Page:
“In one house, there was $100,000 of just lighting fixtures,” Mr. Reiff recalls of one deconstruction.
Roderick Cooper, a deconstruction specialist in Palo Alto, says he recycles nails, carpet, copper wire, toilets, tubs, faucets, switch boxes and more. The only materials that defy deconstruction are generally a home’s insulation, which can’t be reused, and stucco, which ends up in the landfill.
After a home is disassembled, the building materials typically go to nonprofit building centers, which aggregate the goods and then sell them to nonprofits and directly to the public. At least several West Coast metropolitan areas, including the San Francisco Bay area and Portland, have such centers, like the ReUse People in Oakland, Calif. and the Rebuilding Center in Portland. Owners or their contractors bring the materials to the centers, which confirm receipt. Ms. Weiss says that she followed the trail of what happened to the roof barrel tiles from her home and found that they eventually were procured by the Habitat for Humanity East Bay/Silicon Valley in Oakland.
Habitat for Humanity East Bay/Silicon Valley says it aims to use deconstructed materials in the homes it builds, and that it also resells used building materials, which nets the organization $250,000 a year. Bryan Kilgore, a procurement coordinator at the nonprofit, says he later sold the Weisses’ roof barrel tiles to a contractor in Concord, Calif.
Deconstructions may not initially appear to offer much of a financial or time advantage over demolition. In 2010, Adrienne Leigh and her husband bought a nearly $900,000 home to tear down in Burlingame, Calif., as part of their decision to downsize as their sons grew older. When Ms. Leigh priced out a straightforward “smash and haul” demolition, she got bids for around $12,000 for what would be a one-week job. A deconstruction, she discovered, would cost $25,000 and take at least two weeks.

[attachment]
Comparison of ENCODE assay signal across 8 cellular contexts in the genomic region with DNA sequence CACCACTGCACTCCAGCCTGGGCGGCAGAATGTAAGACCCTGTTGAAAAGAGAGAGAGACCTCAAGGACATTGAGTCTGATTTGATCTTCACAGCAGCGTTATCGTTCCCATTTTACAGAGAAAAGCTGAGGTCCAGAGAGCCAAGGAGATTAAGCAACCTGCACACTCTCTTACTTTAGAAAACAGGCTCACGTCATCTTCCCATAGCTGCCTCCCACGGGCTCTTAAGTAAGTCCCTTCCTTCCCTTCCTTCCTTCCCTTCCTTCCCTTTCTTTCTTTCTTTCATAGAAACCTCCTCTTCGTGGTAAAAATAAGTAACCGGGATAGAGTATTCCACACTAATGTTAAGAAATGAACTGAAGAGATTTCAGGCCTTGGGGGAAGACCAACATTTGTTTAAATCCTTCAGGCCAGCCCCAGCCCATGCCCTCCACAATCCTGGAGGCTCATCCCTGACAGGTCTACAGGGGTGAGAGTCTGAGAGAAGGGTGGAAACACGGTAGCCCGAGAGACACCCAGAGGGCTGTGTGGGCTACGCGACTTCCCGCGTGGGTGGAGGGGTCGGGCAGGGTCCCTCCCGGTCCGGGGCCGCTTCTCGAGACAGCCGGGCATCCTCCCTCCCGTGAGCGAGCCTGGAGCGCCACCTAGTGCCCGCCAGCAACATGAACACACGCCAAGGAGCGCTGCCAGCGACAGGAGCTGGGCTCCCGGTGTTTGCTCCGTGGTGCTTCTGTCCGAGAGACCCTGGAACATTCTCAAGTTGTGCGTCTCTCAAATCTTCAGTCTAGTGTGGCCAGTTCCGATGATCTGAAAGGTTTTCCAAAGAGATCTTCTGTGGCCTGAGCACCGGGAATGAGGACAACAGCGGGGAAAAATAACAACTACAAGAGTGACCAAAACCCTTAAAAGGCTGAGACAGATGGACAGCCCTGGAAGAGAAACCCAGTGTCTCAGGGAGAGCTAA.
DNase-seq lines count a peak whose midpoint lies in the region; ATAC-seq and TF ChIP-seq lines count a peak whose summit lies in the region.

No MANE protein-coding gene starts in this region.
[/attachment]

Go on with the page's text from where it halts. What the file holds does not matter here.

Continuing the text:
But Ms. Leigh decided to do a deconstruction after further calculation—and she was rewarded when the materials from the deconstruction translated to a $34,000 tax benefit. “It was more men and took two weeks instead of one,” says the 56 year old. “But I still came out ahead by $10,000.” Ms. Leigh and her husband last month moved into their newly rebuilt 2,770-square-foot Normandy-style home.
Some cities are now aiming to incentivize homeowners to try deconstruction. In Palo Alto, homeowners don’t need to wait for a building permit to be approved before they can proceed with a deconstruction, whereas they must obtain a permit before moving ahead with a regular demolition. The city’s ordinances now also require that 90% of “inert debris” such as asphalt and concrete from a construction project, plus 80% of the remaining construction and demolition debris such as metal and wood, be diverted away from landfills, says Scott McKay, an associate planner in the Palo Alto Department of Planning.
All of that has pushed Palo Alto developer James Witt, who has been building homes for more than three decades, to try the process last year. He has now done two home deconstructions, including one of a two-bedroom bungalow this past week. Mr. Witt says he looked into doing deconstructions in the past, but they were generally five to six times the cost of a regular demolition. Now prices for deconstruction are becoming more competitive with demolitions, so “I’m pretty sure we’ll do it going forward,” he says.
For Robert and Monica Fortunato in Hermosa Beach, Calif., deconstruction was one piece of a larger project to renovate their 1959 contemporary home to become a net-zero-energy and zero-carbon house, meaning the home would ideally harvest as much energy as it used on an annualized basis. Through a deconstruction last year that cost $11,000, the couple saved French doors, toilets and lumber and netted a $38,000 tax deduction.
“We wanted to save as much as we could,” says Mr. Fortunato, a 49-year-old strategy consultant.